The daily business briefing: February 17, 2023
Wholesale prices rose more than expected in January, YouTube CEO Susan Wojcicki announces she's stepping down, and more
Producer prices rose faster than expected in January
U.S. wholesale prices rose 6 percent in January compared to a year earlier, the Labor Department reported Thursday. The rate was slower than the December pace of 6.5 percent, but faster than expected. The producer price index jumped 0.7 percent on a monthly basis, the most since June. The data marked the latest indication of stubborn inflationary pressures despite the Federal Reserve's push to raise interest rates to cool the economy and bring down inflation. The January change marked a step backward from December, when month-over-month producer prices dropped by a revised 0.2 percent. The average monthly increase was about 0.2 percent before the start of the coronavirus pandemic in 2020.
YouTube CEO Susan Wojcicki to step down
YouTube CEO Susan Wojcicki told employees Thursday she is stepping down after nine years as leader of the world's biggest video site to "start a new chapter focused on my family, health, and personal projects I'm passionate about." Longtime lieutenant Neal Mohan will replace her. Under Wojcicki, YouTube became an increasingly important part of Google, which bought YouTube in 2006. The $29.2 billion YouTube generated in ad sales in 2022 accounted for more than 10 percent of Google-parent Alphabet's total revenue. Wojcicki famously rented out her Silicon Valley garage to Google co-founders Larry Page and Sergey Brin in 1998, and became Google's 16th employee a year later. She later ran a Google video service competing with YouTube, then helped convince Google to buy it instead.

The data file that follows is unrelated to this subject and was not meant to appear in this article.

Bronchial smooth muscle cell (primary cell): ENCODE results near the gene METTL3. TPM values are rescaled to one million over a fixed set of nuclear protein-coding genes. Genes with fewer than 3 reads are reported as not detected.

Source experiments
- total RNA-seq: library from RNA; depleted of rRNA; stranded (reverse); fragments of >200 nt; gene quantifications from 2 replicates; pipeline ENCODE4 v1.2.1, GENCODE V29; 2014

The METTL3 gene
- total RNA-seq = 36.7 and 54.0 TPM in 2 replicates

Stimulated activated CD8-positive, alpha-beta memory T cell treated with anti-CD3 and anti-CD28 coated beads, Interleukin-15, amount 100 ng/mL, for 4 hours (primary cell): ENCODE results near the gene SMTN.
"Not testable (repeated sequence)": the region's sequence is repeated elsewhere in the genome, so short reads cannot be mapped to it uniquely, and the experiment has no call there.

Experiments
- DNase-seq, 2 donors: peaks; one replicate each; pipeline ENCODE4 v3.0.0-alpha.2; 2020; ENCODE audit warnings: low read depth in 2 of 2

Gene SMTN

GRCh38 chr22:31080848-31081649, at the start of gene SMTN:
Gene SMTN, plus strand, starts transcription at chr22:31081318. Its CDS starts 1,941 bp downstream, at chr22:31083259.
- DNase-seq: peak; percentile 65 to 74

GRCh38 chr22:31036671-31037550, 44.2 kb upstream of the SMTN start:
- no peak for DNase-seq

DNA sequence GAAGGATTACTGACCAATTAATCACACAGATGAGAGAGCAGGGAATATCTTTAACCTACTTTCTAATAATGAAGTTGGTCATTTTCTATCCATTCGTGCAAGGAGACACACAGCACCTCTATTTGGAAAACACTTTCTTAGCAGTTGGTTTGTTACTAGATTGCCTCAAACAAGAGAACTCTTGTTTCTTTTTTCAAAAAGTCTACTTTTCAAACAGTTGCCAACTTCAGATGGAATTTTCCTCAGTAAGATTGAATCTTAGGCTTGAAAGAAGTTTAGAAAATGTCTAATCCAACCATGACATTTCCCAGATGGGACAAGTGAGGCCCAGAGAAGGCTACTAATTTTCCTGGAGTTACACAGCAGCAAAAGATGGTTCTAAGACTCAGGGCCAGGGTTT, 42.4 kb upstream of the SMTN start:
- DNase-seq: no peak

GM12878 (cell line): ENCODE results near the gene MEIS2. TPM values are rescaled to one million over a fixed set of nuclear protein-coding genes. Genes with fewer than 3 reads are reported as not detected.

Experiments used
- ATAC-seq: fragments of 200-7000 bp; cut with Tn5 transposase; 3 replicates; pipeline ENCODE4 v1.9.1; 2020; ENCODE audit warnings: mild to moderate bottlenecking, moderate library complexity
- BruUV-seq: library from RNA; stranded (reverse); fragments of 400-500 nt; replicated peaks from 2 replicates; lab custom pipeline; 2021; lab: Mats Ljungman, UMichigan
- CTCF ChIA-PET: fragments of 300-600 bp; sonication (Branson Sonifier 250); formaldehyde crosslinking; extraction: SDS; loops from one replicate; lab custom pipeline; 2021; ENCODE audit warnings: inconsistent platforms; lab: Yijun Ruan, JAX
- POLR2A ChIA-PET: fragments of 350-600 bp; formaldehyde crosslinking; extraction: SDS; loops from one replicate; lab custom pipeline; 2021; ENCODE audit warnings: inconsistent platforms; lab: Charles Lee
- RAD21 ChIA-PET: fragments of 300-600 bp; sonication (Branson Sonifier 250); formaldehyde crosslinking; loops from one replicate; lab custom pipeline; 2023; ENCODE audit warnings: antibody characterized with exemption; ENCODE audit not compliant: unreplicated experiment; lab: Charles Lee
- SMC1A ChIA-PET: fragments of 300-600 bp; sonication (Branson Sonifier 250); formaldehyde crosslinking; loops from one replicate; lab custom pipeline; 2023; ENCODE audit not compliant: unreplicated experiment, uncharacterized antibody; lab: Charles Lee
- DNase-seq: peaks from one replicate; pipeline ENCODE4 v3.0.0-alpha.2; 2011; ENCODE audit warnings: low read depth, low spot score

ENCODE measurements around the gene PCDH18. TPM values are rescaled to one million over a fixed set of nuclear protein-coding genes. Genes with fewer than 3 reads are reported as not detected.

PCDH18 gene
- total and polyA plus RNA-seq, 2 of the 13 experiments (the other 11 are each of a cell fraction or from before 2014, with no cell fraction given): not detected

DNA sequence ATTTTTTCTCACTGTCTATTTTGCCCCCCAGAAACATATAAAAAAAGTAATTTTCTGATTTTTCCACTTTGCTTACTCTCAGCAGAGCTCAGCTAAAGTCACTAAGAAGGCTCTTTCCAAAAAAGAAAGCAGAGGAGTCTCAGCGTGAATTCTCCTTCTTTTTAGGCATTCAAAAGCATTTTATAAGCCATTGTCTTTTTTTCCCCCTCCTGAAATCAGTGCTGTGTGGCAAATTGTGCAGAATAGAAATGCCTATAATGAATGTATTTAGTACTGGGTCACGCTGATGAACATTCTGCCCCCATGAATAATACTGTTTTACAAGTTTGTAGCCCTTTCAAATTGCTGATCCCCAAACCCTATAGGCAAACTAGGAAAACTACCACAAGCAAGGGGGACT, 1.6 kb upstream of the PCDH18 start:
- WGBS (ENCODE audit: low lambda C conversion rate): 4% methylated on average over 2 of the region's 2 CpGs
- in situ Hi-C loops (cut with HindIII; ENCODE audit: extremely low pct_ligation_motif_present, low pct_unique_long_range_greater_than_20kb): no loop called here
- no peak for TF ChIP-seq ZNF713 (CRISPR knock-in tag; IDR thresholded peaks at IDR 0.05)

Tesla recalls 363,000 vehicles with 'Full Self Driving' feature
Tesla on Thursday issued a recall notice for all 363,000 U.S. vehicles equipped with its "Full Self Driving" driver-assist software after the National Highway Traffic Safety Administration identified the feature as a "crash risk." The news came as Tesla Workers United accused the electric car maker of firing more than 30 people Wednesday at a Buffalo plant where workers launched an effort to unionize this week. The union organizers said in a filing to the National Labor Relations Board that workers at the plant, where employees hone Tesla's Autopilot capabilities, were fired "in retaliation for union activity and to discourage union activity." Tesla did not immediately comment.
Stock futures fall after latest hot inflation data
U.S. stock futures slid early Friday after another hot inflation report worried investors. Futures tied to the Dow Jones Industrial Average and the S&P 500 were down 0.5 percent and 0.8 percent at 6:45 a.m. ET. Nasdaq futures were down 1 percent. The major indexes fell more than 1 percent Thursday after the Labor Department said the producer price index, a key inflation indicator, rose 0.7 percent last month, more than expected. The data and comments by St. Louis Federal Reserve President James Bullard fueled concerns that the Fed will raise interest rates higher and longer than anticipated to tame inflation. Bullard said he had supported a bigger rate hike at the central bank's last meeting, and another one might be necessary in March.
SEC sues fugitive developer behind 2 failed cryptocurrencies
The Securities and Exchange Commission on Thursday filed a civil fraud suit accusing Do Kwon, founder of failed cryptocurrencies TerraUSD and Luna, and his company of misleading U.S. investors. The SEC said Kwon and Singapore-based Terraform Labs Pte. Ltd. downplayed the risk of TerraUSD and misled investors about the way Luna was used in South Korea. Prosecutors in South Korea have obtained an arrest warrant and a "red notice" from global law-enforcement agency Interpol, effectively launching a global search for Kwon, who "appears to be in hiding," according to The Wall Street Journal. The SEC said in its complaint, which was filed in a Manhattan federal court, that the scheme resulted in the loss of $40 billion in market value.